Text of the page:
The increase in ‘on demand’ relationships between commercial enterprises and individuals wanting to provide their labour in an informal and flexible way for short-term engagement opportunities poses a significant challenge to employment legislation and Her Majesty’s Revenue & Customs (HMRC).
The emergence of the so called “gig economy” defies traditional definitions of labour relationships as it is based largely around the use of technology platforms, often the mobile phone, to connect suppliers and users.
Prime examples are Uber, Airbnb and City Couriers.
If these engagements can be defined as employer/employee relationships, then current employment and taxation legislation will apply with the inevitable result of increased cost to commercial enterprises and increased protection for those supplying labour. The potential loss of revenue and absence of protection is leading to greater scrutiny of worker relationships in the ‘gig economy’ and in more traditional industries such as logistics, transport and construction where there is a practice of treating labour suppliers as self-employed.
Both Uber and City Couriers have been the subject of successful legal challenges to the self-employed status brought by labourers. There also appears to be an increase in the number of HMRC investigations conducted into employment status. The current uncertainty around a precise definition of “employee” that can be universally adopted by the legislature, commercial enterprises and individuals is certainly a cause for concern. Currently, UK law recognises three broad categories of labour provision; ‘employee’, ‘self-employed’ and ‘worker’ each carrying different rights and obligations
It appears that nowadays one approach that may be adopted by the courts to deal with thorny relationships that defy easy definition is to say, ‘you know it when you see it.’ Arguably such an approach inevitably leads to an increase in cases to determine employment status coming before the courts.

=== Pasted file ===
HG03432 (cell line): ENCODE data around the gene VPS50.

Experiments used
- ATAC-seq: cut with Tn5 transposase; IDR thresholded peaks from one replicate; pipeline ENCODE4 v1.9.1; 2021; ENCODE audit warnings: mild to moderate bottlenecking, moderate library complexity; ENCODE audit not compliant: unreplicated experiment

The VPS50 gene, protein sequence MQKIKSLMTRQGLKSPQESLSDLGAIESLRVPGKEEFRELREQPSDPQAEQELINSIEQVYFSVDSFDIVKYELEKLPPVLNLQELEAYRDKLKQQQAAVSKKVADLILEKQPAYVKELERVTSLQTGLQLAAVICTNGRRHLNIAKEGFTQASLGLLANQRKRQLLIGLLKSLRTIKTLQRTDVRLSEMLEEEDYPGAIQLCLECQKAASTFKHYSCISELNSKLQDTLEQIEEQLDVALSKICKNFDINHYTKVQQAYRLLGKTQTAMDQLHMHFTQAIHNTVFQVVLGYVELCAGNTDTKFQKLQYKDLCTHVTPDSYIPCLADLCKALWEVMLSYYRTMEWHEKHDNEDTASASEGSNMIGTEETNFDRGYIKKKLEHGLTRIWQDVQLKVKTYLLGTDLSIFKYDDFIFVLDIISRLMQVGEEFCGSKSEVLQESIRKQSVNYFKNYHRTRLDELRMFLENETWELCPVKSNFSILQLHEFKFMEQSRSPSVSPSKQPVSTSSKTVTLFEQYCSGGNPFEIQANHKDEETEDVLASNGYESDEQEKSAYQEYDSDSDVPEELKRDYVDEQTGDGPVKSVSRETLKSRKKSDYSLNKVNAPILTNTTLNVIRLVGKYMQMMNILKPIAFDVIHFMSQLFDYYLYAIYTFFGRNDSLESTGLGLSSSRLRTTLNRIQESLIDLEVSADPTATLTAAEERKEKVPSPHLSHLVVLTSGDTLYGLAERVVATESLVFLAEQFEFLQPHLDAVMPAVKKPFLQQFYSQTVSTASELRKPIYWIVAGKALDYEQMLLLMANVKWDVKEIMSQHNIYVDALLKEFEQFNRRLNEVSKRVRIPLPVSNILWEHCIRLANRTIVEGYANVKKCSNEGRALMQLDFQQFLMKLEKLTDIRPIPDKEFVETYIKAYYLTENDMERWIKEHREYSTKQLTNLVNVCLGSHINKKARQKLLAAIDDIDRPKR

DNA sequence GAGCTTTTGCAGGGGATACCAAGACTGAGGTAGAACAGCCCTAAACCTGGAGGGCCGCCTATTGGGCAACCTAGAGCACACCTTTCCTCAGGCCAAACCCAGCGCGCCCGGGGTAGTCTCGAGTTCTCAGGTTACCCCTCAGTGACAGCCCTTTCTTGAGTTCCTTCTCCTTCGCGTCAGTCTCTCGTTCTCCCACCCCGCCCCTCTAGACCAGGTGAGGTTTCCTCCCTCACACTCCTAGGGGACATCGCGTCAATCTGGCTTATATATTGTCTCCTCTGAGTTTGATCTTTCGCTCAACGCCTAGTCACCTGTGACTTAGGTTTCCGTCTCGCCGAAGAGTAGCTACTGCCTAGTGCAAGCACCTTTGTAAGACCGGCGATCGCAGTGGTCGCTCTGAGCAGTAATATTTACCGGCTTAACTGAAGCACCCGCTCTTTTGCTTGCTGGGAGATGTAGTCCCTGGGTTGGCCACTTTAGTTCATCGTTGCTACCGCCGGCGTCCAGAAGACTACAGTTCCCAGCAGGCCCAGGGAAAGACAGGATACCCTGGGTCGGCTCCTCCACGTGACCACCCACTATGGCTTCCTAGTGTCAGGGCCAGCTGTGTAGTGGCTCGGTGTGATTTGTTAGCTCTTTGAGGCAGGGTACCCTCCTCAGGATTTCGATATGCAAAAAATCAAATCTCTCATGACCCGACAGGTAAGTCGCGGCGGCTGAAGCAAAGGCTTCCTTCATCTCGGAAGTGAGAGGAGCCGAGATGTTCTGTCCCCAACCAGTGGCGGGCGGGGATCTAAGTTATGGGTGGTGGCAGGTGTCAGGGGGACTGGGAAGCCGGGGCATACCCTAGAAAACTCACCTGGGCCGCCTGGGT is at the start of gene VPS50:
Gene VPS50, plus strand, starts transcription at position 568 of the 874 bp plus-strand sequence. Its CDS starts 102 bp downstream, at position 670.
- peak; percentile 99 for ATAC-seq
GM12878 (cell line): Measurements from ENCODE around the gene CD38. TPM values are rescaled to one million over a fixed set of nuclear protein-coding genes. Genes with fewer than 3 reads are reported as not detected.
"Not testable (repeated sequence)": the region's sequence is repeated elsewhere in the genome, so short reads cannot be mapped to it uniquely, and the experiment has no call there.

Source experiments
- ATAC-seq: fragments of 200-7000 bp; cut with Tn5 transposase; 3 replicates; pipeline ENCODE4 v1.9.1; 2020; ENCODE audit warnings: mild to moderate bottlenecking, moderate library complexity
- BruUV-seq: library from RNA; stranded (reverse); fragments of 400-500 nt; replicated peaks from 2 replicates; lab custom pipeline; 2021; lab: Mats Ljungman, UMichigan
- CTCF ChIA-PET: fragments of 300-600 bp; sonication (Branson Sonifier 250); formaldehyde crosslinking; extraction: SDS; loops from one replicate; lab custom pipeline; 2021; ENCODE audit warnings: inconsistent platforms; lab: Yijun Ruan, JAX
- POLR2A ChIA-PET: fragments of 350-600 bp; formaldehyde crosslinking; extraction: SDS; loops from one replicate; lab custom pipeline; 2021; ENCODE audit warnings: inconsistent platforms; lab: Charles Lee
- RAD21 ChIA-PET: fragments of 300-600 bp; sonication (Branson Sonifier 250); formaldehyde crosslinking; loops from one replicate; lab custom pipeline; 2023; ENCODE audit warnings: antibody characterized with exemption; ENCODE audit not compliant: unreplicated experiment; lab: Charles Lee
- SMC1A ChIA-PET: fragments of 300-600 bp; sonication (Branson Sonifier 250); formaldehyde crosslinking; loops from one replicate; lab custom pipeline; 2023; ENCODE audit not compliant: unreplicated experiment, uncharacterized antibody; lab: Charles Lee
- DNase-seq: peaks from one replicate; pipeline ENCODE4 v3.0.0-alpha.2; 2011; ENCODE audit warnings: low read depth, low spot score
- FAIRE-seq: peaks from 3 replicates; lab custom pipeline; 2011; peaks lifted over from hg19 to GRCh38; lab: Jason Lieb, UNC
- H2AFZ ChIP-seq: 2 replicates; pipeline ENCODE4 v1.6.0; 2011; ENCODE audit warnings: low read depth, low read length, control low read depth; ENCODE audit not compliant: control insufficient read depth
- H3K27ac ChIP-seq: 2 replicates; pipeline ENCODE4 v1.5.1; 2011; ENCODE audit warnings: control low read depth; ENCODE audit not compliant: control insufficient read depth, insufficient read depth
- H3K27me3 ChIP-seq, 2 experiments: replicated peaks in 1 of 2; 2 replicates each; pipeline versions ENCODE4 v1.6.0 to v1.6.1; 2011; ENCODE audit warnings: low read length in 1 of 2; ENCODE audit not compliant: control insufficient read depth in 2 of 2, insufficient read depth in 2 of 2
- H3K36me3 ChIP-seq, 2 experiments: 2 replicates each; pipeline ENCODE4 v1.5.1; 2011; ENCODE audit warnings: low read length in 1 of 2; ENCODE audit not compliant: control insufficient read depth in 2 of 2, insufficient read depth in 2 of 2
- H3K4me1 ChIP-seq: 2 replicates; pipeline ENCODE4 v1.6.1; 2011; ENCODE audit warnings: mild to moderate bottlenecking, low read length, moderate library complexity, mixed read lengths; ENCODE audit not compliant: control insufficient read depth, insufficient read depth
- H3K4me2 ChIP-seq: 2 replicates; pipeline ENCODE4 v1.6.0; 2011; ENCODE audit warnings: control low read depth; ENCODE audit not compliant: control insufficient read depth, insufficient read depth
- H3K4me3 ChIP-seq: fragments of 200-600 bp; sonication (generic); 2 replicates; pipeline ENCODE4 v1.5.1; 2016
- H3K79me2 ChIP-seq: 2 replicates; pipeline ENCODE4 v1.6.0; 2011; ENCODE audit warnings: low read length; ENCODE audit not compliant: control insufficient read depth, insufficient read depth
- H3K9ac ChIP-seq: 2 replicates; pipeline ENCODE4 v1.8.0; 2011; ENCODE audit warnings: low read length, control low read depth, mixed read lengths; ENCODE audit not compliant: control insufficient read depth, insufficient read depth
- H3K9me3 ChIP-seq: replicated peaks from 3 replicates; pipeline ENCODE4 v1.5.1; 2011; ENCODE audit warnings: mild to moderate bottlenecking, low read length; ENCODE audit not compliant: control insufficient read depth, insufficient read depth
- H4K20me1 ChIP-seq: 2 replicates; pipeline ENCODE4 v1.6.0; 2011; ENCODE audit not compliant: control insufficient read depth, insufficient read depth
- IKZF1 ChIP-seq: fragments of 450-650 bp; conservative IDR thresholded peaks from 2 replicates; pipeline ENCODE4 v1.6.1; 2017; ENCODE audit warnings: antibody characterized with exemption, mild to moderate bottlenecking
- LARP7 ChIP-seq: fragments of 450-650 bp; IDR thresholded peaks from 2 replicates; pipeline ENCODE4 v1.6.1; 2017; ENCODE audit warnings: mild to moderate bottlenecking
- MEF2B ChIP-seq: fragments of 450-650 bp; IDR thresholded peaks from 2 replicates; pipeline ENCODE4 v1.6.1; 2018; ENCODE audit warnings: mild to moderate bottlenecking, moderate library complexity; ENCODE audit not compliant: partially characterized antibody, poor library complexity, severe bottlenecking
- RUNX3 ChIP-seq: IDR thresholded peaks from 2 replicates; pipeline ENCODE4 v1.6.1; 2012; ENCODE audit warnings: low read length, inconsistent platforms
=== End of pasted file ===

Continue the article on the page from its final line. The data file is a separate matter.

Historically, the courts have endorsed a list of questions, the answers to which assisted in determining whether the person or persons undertaking activities for a business was an employee, a worker or alternatively in business on their own account.
By way of example could an individual send someone else in their place to carry out the work instead of doing it themselves, were they entitled to paid holiday, did they have an opportunity to make a profit or run the risk of making a loss in carrying out the work, and could they turn the work down if it was given or were they legally obliged to do it? The answers to these questions were very often indicative of the type of relationship that existed. It appears that the weight given to these indicators by the courts has lessened if recent decisions are anything to go by. In the meantime, business owners should take heed, the label that the parties attach to the labour supply relationship will carry far less certainty without careful navigation through a number of signposts.
If you engage any labour on a self-employed basis and would like assistance in reviewing your current contractual relationships, contact a member of the team at FG Solicitors on 01604 871143.